The MLS in particular has been very proactive with their digital initiatives to get fans more involved and I found one of their recent campaigns to be extremely interesting. Two weeks ago, the MLS hosted a unique and somewhat unusual social event on Google+ with top ranking player and Portland Timers midfielder, Darlington Nagbe. The league held its first “digital signing” in which Nagbe answered fan’s questions via video call and signed autographs for fans on a tablet. The digital autographs were then emailed directly to fans as a PDF and formatted for fans to share their autographed photo with their social media followers.

This concept is extremely intriguing to me. I really like the creativity of the MLS and the fact that they are utilizing social media to reach a broader audience who may not follow soccer. Also from a league PR perspective, I think that digital signings are a creative way to give back to fans in both a unique and cost effective way. If I have learned anything from my previous experience working with the Yankees, I found that fans generally appreciate anything that is free. Whether it is a t-shirt, a poster, a bobble head or a keychain you really can’t lose with free sports paraphilia and even the smallest gestures are usually well received. So to have the ability of getting something signed digitally and emailed to you is the ultimate convenience for the fan, the athlete and the league. Digital signings also present future opportunities for leagues, players or charities to profit by charging a signing fee for fans to get personalized digital autographs.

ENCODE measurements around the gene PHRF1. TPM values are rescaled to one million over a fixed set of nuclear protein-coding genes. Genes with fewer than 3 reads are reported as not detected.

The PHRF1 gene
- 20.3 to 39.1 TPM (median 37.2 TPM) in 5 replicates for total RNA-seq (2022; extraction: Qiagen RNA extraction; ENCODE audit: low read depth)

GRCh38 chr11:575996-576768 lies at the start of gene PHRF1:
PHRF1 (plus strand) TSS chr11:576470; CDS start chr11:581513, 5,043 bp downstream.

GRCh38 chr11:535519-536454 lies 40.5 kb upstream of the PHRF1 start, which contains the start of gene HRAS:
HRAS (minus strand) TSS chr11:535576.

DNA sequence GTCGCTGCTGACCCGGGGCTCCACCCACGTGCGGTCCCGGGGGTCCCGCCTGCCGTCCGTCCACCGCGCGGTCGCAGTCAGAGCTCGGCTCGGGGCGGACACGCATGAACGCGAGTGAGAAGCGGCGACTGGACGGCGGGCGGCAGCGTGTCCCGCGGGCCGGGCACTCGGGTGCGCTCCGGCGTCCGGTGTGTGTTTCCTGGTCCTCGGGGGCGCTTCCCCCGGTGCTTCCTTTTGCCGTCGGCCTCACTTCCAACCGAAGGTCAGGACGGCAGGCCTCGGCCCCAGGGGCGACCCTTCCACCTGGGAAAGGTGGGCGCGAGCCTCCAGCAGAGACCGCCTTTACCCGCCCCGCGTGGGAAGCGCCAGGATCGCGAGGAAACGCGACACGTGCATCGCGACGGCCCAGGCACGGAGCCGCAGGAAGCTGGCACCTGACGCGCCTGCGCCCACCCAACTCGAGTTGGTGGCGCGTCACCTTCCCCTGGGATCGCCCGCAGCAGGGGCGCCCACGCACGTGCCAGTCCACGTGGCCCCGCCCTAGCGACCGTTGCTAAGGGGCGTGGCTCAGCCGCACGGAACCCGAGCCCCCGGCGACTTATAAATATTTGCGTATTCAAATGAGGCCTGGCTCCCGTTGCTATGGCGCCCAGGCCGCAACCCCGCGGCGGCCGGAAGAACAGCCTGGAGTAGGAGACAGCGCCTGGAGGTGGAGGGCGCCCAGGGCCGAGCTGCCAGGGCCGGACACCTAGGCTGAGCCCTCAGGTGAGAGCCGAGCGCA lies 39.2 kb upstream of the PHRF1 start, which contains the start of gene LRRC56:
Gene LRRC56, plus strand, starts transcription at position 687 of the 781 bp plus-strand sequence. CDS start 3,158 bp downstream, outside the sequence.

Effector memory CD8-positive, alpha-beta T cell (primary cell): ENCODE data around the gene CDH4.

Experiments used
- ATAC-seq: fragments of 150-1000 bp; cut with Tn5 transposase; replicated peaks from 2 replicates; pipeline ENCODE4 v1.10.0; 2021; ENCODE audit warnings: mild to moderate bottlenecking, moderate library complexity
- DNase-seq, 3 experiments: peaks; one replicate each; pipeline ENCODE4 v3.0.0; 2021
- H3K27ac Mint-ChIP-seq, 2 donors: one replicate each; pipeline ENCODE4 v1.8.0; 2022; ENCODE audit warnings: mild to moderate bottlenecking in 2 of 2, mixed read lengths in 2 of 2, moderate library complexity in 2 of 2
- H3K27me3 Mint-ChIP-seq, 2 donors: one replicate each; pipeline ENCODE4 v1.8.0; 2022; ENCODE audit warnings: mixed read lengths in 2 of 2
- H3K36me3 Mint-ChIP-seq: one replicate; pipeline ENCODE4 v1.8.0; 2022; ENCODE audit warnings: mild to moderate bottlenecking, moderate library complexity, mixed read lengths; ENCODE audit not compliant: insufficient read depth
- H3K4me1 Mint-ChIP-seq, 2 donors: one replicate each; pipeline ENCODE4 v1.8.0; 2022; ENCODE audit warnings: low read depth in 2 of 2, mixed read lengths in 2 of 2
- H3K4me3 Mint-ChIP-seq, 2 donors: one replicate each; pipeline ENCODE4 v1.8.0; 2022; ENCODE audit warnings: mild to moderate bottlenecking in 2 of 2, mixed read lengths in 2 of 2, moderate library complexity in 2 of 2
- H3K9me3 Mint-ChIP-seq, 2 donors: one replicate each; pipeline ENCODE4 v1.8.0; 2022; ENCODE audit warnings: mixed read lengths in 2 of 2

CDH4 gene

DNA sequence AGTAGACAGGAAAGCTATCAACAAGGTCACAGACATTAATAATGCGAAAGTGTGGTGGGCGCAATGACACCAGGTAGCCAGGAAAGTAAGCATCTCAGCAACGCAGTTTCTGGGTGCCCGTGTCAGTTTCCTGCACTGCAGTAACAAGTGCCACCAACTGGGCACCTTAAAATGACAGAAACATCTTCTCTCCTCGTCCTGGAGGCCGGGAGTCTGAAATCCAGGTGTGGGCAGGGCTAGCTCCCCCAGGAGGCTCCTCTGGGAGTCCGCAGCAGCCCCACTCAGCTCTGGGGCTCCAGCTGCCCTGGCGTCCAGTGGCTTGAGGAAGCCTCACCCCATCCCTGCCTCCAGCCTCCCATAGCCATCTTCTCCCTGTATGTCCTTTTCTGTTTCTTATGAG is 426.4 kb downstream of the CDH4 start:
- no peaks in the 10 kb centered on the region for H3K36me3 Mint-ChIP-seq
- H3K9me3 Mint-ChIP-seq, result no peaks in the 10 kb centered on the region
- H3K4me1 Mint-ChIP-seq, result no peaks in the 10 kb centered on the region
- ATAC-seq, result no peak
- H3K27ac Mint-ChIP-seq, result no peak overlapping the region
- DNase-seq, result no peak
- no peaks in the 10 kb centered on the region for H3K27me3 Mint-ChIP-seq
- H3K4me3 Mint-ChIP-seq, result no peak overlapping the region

Whether we like it or not, we are living in a digital age and digital content is the future.  So maybe, the MLS is onto something groundbreaking and digital signing are the future as well. However while this is very forward thinking, this also raises a lot of questions.

-How will this affect the memorabilia market?

-Will these digital autographs have the same value to fans?

-Does this open the door to more counterfeit autographs?

-Will athletes be in favor of doing digital signings since it will be more convenient for them and will eliminate people profiting from their autographs on sites like eBay?

I think that digital signings can complement the MLS’ efforts to gain recognition and create buzz for the league and its players. However, I feel that once the MLS and its digital signings gets big, the idea of digital signings may lose its fan appeal. I am particularly interested to see how digital signings develop over the next couple years and if this method catches on to other sports leagues.

 What are your thoughts on digital signings and do you think this is the future for sports?

I welcome all comments and would love to hear your opinions. As always, if you like what your read be social and share.

Check out the video of the digital signing with Darlington Nagbe here:

Social Media Making All The Difference In Public Relations



Author: Kelsey Clark – October 3, 2013

Do you know what a tweet is? What about a Facebook invitation? Or possibly a YouTube channel? I sure hope so, but if not you should start doing some quick research, as you are already behind. Tweeting, using Facebook and tuning into YouTube are three of several social media resources public relations professionals are using to leverage their clients’ exposure.